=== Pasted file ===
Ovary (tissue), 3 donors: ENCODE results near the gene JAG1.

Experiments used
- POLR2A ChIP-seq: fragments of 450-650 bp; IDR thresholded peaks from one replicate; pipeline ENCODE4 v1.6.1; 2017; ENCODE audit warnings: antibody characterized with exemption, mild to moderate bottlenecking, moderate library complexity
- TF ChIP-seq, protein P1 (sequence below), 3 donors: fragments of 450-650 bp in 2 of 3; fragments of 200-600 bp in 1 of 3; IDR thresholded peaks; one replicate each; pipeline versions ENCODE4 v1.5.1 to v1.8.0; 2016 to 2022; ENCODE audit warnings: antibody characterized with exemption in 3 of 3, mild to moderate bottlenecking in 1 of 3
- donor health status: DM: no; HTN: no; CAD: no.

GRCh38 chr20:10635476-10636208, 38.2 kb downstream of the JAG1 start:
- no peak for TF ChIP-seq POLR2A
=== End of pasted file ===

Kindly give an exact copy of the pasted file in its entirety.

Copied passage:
Ovary (tissue), 3 donors: ENCODE results near the gene JAG1.

Experiments used
- POLR2A ChIP-seq: fragments of 450-650 bp; IDR thresholded peaks from one replicate; pipeline ENCODE4 v1.6.1; 2017; ENCODE audit warnings: antibody characterized with exemption, mild to moderate bottlenecking, moderate library complexity
- TF ChIP-seq, protein P1 (sequence below), 3 donors: fragments of 450-650 bp in 2 of 3; fragments of 200-600 bp in 1 of 3; IDR thresholded peaks; one replicate each; pipeline versions ENCODE4 v1.5.1 to v1.8.0; 2016 to 2022; ENCODE audit warnings: antibody characterized with exemption in 3 of 3, mild to moderate bottlenecking in 1 of 3
- donor health status: DM: no; HTN: no; CAD: no.

GRCh38 chr20:10635476-10636208, 38.2 kb downstream of the JAG1 start:
- no peak for TF ChIP-seq POLR2A